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manuscript of the Illinois- 
A Wabash Land Company was 
recently purchased at an auction in 
New York City. It is evidently 
one of several copies made for the 
various members of the company at 
the time when the two companies, 
the Illinois Land Company and the 
Wabash Land Company, were 
united. This reproduction has been 
made for private circulation only, 
and I take great pleasure in sending 
it to you. 


November i, 1914 
Chicago, Illinois 

Copy No MU 








[A * " i 


Trade and land-speculation! The story of these 
activities contain the history of the early exploration 
and colonization of western America. Such docu- 
ments as the following, which have sprung out of the 
very enterprises of nation-builders, tell this story so 
teeming in interest and justify their preservation and 
close study. In the acts here told and in others like 
them is seen the germ of later vast enterprises which 
have resulted in covering the almost deserted forests 
and prairies of the Mississippi Valley with their popu-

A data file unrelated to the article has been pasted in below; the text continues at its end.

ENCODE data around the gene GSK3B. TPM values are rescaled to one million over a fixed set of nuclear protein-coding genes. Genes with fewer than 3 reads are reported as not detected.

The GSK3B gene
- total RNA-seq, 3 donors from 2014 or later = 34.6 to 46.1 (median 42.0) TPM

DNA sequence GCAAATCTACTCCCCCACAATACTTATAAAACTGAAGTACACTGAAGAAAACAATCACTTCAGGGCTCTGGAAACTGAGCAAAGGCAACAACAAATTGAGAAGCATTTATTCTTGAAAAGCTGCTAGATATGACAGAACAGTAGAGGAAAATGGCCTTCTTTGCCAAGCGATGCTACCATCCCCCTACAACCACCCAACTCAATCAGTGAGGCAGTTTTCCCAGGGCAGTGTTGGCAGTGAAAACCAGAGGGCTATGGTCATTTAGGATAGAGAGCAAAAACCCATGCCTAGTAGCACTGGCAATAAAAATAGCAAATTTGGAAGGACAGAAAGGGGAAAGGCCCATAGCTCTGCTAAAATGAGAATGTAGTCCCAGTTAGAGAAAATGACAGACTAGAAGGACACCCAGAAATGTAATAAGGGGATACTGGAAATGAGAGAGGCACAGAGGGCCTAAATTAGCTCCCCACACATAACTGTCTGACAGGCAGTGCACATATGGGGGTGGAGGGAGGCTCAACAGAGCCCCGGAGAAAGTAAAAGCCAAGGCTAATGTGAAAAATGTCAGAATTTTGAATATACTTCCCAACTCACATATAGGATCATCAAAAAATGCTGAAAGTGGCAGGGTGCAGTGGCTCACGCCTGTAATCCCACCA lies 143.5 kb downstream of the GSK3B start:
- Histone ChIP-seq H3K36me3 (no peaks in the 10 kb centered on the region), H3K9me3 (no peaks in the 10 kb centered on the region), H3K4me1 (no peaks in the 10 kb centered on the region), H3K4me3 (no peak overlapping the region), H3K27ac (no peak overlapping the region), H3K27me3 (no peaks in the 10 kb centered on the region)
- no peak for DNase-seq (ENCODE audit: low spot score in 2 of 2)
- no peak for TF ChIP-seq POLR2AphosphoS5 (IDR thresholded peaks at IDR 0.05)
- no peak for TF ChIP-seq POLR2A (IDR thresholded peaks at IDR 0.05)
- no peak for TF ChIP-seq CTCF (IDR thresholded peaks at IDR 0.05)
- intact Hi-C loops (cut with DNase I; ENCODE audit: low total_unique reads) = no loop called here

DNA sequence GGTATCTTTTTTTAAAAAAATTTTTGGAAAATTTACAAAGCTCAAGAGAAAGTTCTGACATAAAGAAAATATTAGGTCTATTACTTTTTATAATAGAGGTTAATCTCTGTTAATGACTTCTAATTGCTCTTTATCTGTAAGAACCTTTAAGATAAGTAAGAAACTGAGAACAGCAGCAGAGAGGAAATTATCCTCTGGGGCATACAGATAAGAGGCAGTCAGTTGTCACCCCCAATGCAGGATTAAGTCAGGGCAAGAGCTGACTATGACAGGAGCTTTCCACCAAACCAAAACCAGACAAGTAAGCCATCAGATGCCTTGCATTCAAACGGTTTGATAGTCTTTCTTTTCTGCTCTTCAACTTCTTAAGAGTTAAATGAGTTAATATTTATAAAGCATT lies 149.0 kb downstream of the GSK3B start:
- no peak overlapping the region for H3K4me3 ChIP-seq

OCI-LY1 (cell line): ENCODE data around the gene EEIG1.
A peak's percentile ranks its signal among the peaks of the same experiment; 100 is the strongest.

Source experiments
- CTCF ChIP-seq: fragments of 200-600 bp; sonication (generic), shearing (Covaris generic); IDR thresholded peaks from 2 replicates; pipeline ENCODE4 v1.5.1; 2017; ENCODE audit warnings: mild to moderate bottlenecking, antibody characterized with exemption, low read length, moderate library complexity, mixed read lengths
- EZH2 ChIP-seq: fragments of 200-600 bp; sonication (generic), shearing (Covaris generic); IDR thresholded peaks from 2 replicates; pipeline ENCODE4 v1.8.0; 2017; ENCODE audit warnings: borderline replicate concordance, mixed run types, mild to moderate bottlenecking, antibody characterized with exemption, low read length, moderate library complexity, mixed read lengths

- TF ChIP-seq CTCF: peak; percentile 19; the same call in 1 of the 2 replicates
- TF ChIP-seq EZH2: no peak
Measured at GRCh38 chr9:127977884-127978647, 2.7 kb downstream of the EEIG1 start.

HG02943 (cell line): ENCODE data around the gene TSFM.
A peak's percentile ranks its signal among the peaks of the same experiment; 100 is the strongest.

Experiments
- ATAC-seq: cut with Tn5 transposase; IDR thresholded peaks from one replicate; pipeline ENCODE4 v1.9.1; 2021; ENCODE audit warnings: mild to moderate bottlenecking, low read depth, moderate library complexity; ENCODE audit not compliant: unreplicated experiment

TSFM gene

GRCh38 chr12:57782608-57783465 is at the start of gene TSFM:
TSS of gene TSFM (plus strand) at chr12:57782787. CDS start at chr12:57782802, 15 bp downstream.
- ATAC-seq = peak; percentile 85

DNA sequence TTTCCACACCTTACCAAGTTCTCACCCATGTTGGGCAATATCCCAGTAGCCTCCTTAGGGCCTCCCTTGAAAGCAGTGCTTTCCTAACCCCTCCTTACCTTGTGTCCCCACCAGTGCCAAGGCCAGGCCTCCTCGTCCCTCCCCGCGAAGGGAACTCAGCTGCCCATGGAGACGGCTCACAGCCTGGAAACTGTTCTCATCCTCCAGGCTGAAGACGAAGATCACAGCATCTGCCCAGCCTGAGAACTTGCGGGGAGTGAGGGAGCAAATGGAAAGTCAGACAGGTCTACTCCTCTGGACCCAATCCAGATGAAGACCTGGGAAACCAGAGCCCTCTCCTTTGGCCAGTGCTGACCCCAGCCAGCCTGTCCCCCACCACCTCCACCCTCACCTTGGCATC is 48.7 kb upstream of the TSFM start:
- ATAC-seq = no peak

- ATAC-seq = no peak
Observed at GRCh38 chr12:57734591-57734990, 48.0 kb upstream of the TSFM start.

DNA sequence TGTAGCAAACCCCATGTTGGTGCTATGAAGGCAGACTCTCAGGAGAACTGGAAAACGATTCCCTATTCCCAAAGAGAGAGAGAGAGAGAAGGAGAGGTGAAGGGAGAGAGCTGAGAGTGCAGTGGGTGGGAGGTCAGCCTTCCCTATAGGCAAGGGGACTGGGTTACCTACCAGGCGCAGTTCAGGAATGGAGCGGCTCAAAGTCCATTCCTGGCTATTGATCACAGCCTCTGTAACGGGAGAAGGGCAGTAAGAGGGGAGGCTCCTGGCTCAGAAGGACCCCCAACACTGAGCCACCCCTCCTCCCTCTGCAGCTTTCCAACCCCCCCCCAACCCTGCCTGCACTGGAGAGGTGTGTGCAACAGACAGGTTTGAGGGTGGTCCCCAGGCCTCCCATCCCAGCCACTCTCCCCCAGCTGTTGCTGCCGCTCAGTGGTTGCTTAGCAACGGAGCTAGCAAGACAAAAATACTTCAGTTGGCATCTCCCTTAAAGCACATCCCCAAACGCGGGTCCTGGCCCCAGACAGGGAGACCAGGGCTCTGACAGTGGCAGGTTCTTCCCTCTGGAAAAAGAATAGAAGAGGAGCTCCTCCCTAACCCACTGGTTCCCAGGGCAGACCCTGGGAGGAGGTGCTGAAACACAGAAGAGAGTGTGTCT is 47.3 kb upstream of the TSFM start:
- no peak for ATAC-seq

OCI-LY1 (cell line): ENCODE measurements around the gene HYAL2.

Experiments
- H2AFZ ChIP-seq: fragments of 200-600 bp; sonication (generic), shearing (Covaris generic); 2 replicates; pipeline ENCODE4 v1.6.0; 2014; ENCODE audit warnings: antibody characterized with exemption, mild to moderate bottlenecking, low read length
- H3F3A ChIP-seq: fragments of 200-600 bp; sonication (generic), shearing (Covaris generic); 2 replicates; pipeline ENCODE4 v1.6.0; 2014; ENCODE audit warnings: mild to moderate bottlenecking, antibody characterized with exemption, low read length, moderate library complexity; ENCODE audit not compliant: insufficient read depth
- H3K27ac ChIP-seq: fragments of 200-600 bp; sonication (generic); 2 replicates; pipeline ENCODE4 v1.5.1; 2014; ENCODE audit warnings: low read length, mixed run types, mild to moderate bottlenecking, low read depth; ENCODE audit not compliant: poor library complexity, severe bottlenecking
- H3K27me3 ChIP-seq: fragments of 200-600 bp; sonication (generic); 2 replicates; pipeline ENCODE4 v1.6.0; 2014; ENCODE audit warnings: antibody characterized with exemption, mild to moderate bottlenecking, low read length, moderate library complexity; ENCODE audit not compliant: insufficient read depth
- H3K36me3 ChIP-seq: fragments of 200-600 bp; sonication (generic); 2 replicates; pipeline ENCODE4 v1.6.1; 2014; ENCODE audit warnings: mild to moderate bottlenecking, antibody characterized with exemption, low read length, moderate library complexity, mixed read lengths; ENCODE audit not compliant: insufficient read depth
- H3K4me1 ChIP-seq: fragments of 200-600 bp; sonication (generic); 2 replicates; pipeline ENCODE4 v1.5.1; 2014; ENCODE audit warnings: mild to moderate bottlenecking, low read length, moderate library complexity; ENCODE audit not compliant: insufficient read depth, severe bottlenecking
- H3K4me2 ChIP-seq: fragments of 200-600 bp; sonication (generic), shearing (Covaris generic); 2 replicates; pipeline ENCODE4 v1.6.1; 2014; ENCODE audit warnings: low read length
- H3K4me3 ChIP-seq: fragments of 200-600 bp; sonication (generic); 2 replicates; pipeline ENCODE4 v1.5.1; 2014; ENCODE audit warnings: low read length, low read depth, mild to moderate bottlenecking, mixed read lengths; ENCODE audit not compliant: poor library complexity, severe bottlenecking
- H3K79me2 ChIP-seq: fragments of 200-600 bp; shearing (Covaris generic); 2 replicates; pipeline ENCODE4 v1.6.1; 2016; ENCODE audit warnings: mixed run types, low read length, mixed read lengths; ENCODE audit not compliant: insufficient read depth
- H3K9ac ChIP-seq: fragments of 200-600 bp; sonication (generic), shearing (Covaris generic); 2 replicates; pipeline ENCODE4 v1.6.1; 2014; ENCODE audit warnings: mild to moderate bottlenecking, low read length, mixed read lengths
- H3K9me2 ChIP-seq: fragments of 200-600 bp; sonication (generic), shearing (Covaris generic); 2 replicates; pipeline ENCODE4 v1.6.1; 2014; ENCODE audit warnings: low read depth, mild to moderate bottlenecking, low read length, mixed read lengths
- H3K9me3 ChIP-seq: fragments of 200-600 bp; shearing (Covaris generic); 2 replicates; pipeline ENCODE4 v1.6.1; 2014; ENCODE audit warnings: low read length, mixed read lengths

lous cities, their lovely villages, and their wealthy farms. 
The first men to find their arduous way across the 
mountains, that vast buttress against the enterprise of 
the British tide-water settlements, were hunters and 
fur-traders, who were almost contemporary in their 
undertakings. These brought back to the settle- 
ments such glowing stories of the richness of the mid- 
land valley that the land speculators were aroused to 
energy and preceded the farmer in the mad rush west- 
ward; and in many places along the Ohio and 
Mississippi vasts tracts were covered with claims before 
the first real home-builders drove their wagons or 
guided their flat-boats to this Mecca of future hope. 

Who can measure the value to the West of the 
labor of these enterprising speculators who by printed 
pamphlet and spoken word have attracted the troops of 
emigrants to seek out happier conditions? "Go West," 
was the slogan which they cried; and their personal 
gain or loss has resulted in the birth of many states. 

If the complete history of these documents were 
written, it would require many pages, because it 
would develop into a treatise on the British land 
system which cannot be understood without a disen- 
tanglement of the chaotic politics of Great Britain 
during the last half of the eighteenth century; but this 
is neither the time nor place to enter into the many 
complicated problems involved in such a study, and 
it will be sufficient to give attention only to the most 
conspicuous conditions and events. 

To the numerous land speculators of Great Britain 
and her colonies, the government seemed exceedingly 
slow in determining the best means to employ in 
developing the American West that had been ceded 
by France in the Treaty of Paris of 1763; and, when